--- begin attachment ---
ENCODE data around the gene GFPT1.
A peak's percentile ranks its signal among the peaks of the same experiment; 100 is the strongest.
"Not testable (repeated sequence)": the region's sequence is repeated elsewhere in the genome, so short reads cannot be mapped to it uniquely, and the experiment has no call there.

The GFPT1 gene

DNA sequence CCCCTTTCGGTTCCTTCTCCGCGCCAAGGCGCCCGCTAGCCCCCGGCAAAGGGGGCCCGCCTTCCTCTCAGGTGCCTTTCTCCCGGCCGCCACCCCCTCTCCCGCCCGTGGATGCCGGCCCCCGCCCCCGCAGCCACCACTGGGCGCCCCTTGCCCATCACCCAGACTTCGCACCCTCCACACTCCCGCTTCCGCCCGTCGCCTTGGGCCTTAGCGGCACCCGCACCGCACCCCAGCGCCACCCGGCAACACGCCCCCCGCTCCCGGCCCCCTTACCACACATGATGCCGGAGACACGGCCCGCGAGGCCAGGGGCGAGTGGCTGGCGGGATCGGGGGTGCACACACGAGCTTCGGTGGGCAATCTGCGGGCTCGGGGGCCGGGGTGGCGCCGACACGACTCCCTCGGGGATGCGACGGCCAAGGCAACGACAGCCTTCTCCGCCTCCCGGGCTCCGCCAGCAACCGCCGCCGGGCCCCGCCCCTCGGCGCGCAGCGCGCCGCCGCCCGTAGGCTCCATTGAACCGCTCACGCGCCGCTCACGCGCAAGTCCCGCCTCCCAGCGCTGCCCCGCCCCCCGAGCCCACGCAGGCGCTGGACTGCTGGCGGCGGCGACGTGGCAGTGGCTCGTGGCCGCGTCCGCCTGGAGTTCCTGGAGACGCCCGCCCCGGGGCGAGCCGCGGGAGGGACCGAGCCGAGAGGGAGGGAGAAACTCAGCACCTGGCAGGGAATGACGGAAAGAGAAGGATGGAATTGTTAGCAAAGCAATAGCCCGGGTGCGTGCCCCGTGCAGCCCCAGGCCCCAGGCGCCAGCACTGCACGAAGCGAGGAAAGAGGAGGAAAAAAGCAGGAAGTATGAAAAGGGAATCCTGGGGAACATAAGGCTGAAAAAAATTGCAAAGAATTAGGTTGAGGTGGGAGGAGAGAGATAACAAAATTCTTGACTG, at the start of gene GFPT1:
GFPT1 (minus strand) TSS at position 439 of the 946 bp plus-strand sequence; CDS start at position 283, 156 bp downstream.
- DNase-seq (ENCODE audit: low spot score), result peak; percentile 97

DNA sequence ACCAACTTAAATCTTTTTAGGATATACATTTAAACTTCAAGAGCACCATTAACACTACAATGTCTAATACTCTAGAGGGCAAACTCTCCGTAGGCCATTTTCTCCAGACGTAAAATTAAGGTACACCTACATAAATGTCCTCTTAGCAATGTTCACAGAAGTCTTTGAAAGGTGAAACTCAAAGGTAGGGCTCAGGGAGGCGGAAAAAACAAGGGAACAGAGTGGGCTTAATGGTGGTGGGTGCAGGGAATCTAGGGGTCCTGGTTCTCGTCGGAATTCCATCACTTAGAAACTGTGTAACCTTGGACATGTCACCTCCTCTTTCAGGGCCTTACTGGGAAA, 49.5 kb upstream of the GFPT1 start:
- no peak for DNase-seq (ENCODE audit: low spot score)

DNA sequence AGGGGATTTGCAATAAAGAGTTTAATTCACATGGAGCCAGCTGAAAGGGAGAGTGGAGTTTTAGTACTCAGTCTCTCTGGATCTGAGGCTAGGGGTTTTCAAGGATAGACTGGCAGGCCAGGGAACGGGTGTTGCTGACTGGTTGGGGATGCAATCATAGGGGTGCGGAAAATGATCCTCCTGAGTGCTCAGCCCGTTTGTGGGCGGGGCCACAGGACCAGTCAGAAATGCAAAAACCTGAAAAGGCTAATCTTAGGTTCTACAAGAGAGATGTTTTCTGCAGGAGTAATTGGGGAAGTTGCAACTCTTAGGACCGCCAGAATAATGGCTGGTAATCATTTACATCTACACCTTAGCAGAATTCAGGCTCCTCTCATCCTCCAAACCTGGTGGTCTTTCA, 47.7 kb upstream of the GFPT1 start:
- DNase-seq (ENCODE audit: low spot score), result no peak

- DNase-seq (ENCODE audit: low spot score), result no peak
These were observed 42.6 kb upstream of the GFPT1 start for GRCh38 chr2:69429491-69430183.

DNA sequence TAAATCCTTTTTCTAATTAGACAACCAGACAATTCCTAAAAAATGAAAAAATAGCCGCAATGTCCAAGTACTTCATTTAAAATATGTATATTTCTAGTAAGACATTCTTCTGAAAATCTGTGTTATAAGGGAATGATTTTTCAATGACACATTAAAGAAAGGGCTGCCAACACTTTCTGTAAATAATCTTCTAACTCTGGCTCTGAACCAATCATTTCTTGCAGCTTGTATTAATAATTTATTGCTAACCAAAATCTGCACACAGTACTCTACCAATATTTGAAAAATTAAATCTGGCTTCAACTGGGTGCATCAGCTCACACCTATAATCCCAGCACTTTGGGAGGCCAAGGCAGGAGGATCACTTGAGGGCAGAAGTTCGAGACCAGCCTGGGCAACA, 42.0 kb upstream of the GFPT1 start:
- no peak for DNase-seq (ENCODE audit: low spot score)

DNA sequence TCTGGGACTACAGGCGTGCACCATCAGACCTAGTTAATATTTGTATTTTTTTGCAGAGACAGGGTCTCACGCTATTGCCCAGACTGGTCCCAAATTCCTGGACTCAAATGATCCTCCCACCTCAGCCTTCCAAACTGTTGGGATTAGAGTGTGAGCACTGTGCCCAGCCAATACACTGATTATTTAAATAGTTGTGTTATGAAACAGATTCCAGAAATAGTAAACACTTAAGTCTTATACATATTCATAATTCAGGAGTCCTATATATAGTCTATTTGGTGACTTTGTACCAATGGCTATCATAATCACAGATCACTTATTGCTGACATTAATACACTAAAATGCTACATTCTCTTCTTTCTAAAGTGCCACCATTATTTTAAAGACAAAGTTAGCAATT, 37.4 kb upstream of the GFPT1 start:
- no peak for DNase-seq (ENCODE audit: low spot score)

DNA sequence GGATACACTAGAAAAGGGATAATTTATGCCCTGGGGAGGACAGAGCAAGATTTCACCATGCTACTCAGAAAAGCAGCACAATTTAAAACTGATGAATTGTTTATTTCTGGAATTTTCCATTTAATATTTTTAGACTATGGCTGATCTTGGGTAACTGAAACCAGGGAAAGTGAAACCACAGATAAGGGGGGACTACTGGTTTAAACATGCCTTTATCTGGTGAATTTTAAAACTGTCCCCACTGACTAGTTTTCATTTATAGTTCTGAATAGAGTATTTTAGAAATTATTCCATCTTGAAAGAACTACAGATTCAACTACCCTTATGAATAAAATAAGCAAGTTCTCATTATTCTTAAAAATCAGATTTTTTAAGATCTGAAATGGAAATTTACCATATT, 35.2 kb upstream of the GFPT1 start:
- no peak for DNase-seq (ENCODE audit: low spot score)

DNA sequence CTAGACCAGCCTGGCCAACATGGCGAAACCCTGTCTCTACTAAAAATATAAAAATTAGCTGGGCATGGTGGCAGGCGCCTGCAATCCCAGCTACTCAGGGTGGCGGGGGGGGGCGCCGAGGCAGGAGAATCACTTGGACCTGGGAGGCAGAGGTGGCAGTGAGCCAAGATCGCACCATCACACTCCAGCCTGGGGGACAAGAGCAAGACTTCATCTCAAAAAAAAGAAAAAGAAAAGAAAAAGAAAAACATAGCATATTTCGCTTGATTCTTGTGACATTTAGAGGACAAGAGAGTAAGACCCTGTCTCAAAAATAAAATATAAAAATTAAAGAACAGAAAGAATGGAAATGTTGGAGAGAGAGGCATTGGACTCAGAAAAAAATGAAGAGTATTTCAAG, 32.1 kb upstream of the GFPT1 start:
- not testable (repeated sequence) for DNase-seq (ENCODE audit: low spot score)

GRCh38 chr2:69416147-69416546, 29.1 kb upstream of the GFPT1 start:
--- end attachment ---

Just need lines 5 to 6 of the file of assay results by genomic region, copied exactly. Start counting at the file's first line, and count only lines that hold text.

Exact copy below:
DNA sequence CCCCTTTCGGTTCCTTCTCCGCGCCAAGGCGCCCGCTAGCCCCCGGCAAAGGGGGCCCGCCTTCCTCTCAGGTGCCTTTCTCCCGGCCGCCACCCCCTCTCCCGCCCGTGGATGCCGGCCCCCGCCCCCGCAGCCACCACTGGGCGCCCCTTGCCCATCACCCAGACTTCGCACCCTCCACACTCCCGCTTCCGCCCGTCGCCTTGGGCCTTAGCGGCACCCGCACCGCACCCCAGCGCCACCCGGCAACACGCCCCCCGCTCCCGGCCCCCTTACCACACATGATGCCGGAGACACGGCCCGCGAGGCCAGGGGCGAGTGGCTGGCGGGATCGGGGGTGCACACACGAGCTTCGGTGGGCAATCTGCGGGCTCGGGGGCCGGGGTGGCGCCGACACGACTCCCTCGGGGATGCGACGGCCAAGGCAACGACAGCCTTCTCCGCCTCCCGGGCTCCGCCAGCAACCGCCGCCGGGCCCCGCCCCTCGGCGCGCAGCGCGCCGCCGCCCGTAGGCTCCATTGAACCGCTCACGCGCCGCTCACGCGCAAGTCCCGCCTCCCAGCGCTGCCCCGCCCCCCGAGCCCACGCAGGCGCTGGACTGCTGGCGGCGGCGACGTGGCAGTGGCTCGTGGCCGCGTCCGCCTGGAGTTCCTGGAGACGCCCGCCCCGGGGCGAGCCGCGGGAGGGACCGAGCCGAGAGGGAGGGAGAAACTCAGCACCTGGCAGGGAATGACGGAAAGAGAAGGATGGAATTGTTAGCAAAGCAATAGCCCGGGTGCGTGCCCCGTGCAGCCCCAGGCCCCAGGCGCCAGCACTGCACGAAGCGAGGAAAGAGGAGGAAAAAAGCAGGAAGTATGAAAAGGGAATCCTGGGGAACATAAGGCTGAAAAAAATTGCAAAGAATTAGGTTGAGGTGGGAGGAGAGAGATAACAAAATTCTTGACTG, at the start of gene GFPT1:
GFPT1 (minus strand) TSS at position 439 of the 946 bp plus-strand sequence; CDS start at position 283, 156 bp downstream.